Cox stands out among greats in Braves history

Cox stands out among greats in Braves history

ATLANTA -- As he reminisces about his storied managerial career with the Braves, Bobby Cox does not remember why he spent it wearing the No. 6 jersey. It matched the number worn by his favorite player, Stan Musial, and he believes he might have worn the number while serving as the Yankees' manager at their Triple-A affiliate in Syracuse from 1973-76.

For Cox, it was simply a number that adorned the back of a jersey that he proudly wore. For his former players and Braves fans, the No. 6 will always conjure memories of a beloved manager who has arguably been the most influential man in the history of the Braves organization and all professional sports in Atlanta.

"I think the No. 6 in Atlanta, especially in today's age of media and attention, Bobby is as big as Hank [Aaron]," Braves third baseman Chipper Jones said. "Bobby's number in this day and age is as recognizable as Hank's, and that's lofty, lofty [praise].

"Hank put the Atlanta Braves on the map, and Hank is probably the biggest baseball icon of all time. But Bobby, all the success the Braves have had over the past 20 years, he's directly responsible for that. In this era, Bobby's number is as big as Hank's."

Those who visit Turner Field after this weekend will see Cox's No. 6 positioned with Aaron's No. 44 along the second-level facade in the left-field corner. The only other numbers to be retired by the club are No. 3 (Dale Murphy), No. 21 (Warren Spahn), No. 31 (Greg Maddux), No. 35 (Phil Niekro), No. 41 (Eddie Mathews) and No. 47 (Tom Glavine).

"I can't imagine it," Cox said. "I can picture it in my mind, but it will be strange to see it up there."

Cox will be inducted into the Braves Hall of Fame during a Friday afternoon luncheon, and then he will travel to Turner Field a few hours later to see his No. 6 officially retired during a ceremony that will precede that evening's game against the Cubs.

Murphy, Niekro, Maddux, Glavine and John Smoltz are among the many of Cox's former players who will be present for the events.

"It will be wonderful," Cox said. "I'm looking forward to it. It's going to be a fun one."


"Bobby is one of those guys who probably should have had his number retired when he was still on the job. He was that good over that many years."
-- Terry Pendleton

This weekend's ceremonies will be a celebration that Cox can enjoy with his many family members and former players who have scheduled to come to town to share this event with him. Many of the former players will be members of the 1991 team that went worst-to-first and won the first of 14 consecutive division titles before coming within one win of winning the World Series.

Twenty years after making memories still celebrated by Braves fans everywhere, Steve Avery, Glavine, Smoltz, David Justice, Mark Lemke and 1991 National League MVP Terry Pendleton will reunite in Atlanta this weekend to be recognized and share a celebration with Cox, who served as both the architect and captain of those Braves teams.

"Bobby is one of those guys who probably should have had his number retired when he was still on the job," Pendleton said. "He was that good over that many years. I think it was special to have played for him and to have coached for him."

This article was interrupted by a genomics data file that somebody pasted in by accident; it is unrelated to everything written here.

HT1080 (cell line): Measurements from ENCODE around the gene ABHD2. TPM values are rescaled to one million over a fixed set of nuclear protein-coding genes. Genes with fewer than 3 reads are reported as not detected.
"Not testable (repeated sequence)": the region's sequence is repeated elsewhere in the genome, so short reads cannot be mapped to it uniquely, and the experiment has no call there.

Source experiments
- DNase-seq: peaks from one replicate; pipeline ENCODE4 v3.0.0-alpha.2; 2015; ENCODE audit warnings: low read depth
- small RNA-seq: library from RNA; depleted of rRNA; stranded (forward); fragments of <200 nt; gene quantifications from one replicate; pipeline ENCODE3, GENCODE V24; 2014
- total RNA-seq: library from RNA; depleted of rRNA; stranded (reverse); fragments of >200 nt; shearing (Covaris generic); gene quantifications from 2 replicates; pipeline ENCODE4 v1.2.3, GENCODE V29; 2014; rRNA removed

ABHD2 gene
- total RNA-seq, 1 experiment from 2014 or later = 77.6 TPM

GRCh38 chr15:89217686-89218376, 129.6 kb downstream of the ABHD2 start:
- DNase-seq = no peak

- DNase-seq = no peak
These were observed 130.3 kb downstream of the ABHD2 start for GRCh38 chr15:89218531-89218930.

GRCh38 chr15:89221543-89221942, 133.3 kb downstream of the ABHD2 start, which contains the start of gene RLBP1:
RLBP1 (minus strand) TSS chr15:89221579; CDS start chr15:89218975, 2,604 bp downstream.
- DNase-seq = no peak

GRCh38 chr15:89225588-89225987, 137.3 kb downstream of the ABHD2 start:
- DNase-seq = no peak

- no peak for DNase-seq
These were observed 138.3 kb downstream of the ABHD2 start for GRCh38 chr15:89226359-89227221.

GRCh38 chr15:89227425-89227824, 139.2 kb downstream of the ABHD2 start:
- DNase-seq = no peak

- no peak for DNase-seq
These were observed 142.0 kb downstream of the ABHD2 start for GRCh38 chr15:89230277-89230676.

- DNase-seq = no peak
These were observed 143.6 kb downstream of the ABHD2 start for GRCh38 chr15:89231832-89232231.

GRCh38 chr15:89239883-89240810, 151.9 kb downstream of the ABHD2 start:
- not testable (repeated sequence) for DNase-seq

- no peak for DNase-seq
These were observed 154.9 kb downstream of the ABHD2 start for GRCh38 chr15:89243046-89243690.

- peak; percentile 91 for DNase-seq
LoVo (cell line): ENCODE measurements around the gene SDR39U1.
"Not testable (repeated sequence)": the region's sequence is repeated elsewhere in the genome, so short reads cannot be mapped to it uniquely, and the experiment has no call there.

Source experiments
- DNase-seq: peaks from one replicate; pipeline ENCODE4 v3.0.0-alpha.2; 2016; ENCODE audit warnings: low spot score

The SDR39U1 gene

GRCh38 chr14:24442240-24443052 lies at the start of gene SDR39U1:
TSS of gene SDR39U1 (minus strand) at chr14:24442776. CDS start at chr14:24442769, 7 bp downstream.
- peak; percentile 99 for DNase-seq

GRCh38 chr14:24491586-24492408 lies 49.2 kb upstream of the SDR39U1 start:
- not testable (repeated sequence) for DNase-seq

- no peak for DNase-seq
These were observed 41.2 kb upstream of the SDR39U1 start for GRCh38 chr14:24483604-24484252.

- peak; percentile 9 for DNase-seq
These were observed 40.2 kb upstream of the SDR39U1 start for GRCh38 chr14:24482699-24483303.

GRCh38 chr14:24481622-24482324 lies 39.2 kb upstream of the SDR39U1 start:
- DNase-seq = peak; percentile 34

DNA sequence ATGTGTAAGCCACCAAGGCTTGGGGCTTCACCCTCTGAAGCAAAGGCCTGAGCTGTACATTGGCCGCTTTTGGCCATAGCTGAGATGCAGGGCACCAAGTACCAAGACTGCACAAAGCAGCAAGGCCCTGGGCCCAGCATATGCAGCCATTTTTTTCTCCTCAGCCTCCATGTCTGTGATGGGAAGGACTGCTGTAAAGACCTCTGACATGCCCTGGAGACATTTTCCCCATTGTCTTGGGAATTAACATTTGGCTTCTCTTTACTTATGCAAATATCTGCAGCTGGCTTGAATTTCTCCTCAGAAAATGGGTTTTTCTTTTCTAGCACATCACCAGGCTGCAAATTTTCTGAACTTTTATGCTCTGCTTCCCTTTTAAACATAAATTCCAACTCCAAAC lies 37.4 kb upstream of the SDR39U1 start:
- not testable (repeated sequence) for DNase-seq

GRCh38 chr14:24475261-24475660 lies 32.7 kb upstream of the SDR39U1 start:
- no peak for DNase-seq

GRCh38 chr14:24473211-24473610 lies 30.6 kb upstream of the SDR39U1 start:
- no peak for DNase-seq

While serving as the general manager for the Braves from 1985-90, Cox overhauled a bad Minor League system and made it one of the game's most respectable by dedicating his resources to scouting and development. He provided solid teaching and direction to prospects like Glavine, and he made wise choices when it came time to draft guys like Jones, who was taken with the first overall selection in the 1990 First-Year Player Draft.

Once Cox removed the tie and donned the uniform again to serve as the team's manager midway through the 1990 season, the seeds were in place for what became one of the most successful runs any organization could hope to experience.

From 1991 until Cox retired at the end of last season, the Braves won 14 division crowns, five NL pennants and one World Series title in '95. Fittingly, a 15th trip to the postseason came as he concluded his legendary career last year.

"He's the one who pieced it together with all the Draft picks and the one who brought some veteran guys like myself and a few others to Atlanta," Pendleton said. "Then he's had a major part in it ever since."

As he has settled into retirement this year, Cox has watched nearly every Braves game, staying in constant contact with current manager Fredi Gonzalez and pitching coach Roger McDowell. At the same time, he has finally allowed himself to spend some time reflecting on a career that included the fourth-most wins (2,504) by a manager in Major League history.

"I'm just starting to allow myself to think about some of that stuff," said Cox, who still feels most comfortable deflecting attention away from himself and toward the players, coaches, administrators and family members who made it possible for him to enjoy a long and prosperous career in baseball.

When Cox was experiencing a two-year career as the Yankees' third baseman in 1968 and '69, he wore the No. 14. Once he began his first stint as the Braves' manager in '78, he began wearing No. 6, which had previously been worn by current Nationals manager Davey Johnson while he hit 43 homers for Atlanta in 1973.

Once former Braves owner Ted Turner fired Cox after the 1981 season in his first stint as the team's manager, there certainly wasn't anybody thinking they would return to a place called Turner Field 30 years later to see his No. 6 immortalized in Braves lore.

"He never played an inning for the Atlanta Braves," Jones said. "He never threw a pitch and he never got a hit. But he was responsible for 2,000-plus wins."

Mark Bowman is a reporter for MLB.com. This story was not subject to the approval of Major League Baseball or its clubs.